This bill is a very sneaky effort to avoid the constitutional rules altogether. The rules say that the state constitution cannot be changed by passing a law. This proposed measure says it can change a foundational definition in the constitution with a new law. It does not ask simply for the state to keep the excess of taxes collected for some number of years. It is a permanent change in how each TABOR limit is set. That’s a fundamental change to the constitution. Continue reading
The Colorado Taxpayer Bill of Rights (TABOR), also known as Initiative 1, was on the November 3, 1992 ballot in Colorado as an initiated constitutional amendment, where it was approved. The famed measure, thought up by Douglas Bruce, requires statewide voter approval of tax increases that exceed an index created by combining inflation and population increases.
Text of measure
See also: Colorado State Constitution, Article X
The language appeared on the ballot as:
|“||Shall there be an amendment to the Colorado Constitution to require voter approval for certain state and local government tax revenue increases and debt; to restrict property, income, and other taxes; to limit the rate of increase in state and local government spending; to allow additional initiative and referendum elections; and to provide for the mailing of information to registered voters?||”|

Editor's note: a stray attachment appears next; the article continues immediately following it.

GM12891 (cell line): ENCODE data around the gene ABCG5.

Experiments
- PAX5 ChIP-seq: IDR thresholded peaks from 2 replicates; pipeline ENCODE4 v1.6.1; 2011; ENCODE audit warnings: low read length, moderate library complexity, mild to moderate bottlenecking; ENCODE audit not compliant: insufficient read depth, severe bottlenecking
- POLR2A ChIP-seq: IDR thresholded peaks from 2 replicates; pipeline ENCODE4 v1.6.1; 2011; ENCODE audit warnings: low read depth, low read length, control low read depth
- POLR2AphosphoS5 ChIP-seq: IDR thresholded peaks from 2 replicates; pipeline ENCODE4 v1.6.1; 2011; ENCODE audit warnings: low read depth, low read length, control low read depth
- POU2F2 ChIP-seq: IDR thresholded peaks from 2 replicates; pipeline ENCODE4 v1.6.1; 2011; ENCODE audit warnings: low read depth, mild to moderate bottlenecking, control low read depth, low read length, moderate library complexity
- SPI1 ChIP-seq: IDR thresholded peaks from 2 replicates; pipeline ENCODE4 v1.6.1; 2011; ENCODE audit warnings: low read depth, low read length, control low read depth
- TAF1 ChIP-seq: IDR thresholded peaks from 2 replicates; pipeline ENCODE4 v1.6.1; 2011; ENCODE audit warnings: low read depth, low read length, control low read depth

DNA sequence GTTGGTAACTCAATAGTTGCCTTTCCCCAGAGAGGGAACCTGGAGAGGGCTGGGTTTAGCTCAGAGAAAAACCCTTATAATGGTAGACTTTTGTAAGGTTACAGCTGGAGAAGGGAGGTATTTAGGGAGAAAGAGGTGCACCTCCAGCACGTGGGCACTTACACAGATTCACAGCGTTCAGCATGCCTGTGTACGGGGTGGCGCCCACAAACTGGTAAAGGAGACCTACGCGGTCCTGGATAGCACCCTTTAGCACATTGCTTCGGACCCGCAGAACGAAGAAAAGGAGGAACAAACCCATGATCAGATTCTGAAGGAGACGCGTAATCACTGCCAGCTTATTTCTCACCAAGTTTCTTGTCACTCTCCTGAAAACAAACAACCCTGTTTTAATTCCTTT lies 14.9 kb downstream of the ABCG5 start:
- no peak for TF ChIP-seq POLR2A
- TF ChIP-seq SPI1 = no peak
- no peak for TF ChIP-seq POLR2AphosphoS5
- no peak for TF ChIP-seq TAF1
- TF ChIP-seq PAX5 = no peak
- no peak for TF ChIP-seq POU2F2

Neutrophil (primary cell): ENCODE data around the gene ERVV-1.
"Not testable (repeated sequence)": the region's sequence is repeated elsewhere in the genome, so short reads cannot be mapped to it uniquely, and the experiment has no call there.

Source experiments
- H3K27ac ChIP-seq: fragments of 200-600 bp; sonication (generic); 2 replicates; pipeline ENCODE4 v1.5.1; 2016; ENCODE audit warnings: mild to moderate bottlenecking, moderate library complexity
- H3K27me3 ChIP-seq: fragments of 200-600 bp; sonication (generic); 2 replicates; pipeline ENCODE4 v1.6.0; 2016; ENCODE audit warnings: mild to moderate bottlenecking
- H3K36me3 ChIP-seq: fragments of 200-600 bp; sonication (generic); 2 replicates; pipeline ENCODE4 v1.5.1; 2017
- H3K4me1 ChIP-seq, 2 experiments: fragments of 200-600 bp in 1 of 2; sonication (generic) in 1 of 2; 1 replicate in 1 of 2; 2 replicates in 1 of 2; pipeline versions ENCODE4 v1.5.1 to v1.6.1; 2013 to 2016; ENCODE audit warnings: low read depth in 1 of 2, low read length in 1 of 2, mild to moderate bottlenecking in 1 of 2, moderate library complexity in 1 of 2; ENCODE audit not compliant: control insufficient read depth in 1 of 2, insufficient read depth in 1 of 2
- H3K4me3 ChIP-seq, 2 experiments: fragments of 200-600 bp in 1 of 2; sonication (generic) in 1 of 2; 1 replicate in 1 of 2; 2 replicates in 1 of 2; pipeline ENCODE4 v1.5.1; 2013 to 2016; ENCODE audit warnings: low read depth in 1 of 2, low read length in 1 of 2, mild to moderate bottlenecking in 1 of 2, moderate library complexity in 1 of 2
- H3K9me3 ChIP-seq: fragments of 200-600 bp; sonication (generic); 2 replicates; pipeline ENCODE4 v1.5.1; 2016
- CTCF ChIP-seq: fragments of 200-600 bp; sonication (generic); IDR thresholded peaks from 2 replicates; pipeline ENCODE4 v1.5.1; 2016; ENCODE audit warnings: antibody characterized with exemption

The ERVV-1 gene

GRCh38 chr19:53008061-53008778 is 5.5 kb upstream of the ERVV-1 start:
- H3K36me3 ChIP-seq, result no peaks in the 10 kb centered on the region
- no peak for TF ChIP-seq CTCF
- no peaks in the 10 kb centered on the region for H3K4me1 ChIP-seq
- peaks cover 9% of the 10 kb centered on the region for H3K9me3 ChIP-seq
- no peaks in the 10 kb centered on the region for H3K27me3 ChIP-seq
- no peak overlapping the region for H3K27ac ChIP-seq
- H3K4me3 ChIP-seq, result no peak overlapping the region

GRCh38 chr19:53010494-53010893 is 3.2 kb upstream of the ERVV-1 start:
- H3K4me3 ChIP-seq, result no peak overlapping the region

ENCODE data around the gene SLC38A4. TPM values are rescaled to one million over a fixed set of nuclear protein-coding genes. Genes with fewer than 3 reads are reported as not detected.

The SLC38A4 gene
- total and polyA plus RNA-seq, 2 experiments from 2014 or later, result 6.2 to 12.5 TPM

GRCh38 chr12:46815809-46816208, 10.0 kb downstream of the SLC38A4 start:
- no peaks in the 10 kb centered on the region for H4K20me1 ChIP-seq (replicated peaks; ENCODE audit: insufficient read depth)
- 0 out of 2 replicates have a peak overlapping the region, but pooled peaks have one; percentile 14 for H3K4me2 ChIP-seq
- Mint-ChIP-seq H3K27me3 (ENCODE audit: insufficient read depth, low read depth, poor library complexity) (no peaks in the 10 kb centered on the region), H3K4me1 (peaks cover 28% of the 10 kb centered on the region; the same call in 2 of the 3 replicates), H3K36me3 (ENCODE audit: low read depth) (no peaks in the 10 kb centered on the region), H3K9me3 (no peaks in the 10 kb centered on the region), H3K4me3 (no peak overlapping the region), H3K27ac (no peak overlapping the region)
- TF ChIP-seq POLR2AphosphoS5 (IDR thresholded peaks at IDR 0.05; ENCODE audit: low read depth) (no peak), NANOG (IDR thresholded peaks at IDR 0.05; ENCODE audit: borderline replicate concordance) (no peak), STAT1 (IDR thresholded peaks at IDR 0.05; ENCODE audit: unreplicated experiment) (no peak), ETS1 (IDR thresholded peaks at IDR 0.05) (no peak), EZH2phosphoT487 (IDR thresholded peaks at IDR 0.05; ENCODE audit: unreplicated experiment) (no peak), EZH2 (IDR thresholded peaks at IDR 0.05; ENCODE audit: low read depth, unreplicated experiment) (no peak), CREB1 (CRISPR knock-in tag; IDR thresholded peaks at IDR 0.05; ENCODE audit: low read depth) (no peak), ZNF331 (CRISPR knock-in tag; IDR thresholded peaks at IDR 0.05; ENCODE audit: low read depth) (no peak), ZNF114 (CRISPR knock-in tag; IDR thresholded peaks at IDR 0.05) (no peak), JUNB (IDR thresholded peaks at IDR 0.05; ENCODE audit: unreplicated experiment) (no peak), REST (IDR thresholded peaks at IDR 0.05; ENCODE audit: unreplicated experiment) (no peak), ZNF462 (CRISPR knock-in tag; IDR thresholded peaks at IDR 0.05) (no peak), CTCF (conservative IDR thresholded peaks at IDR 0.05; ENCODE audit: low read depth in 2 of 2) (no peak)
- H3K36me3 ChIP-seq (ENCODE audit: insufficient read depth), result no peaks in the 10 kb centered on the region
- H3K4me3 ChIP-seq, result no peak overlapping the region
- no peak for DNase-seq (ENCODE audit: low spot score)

Kerr v. Hickenlooper
See also: Kerr v. Hickenlooper
A lawsuit regarding Initiative 1 will likely have far reaching effects for other TABOR laws around the country and direct democracy, in general. A lawsuit was filed with U.S. District Court in Denver, with plaintiffs arguing that the amendment is unconstitutional. The lawsuit was filed during the week of May 27, 2011, by 34 bipartisan plaintiffs, according to reports.
According to Doug Bruce, author of the citizen initiative, if the lawsuit is successful in its efforts, it could allow lawmakers unlimited power, and could be extremely detrimental to citizen initiative efforts in the state of Colorado. Bruce stated: “This isn’t only attacking Colorado. The consequences of a ruling in their favor would invalidate the Constitution in all 50 states, and would also mean no limits on the federal government. We would have anarchy.”
However, one of the attorneys for the plaintiffs, David Skaggs, stated that the measure limits state legislators and conflicts with both the state and United States constitutions. Skaggs also argues that other initiatives have been overturned, but that it did not negatively affect the process. Skaggs commented: “Courts won’t reach beyond the narrow question presented. Yes, we got to this issue by initiative”, but the lawsuit targets TABOR and not citizens’ initiatives.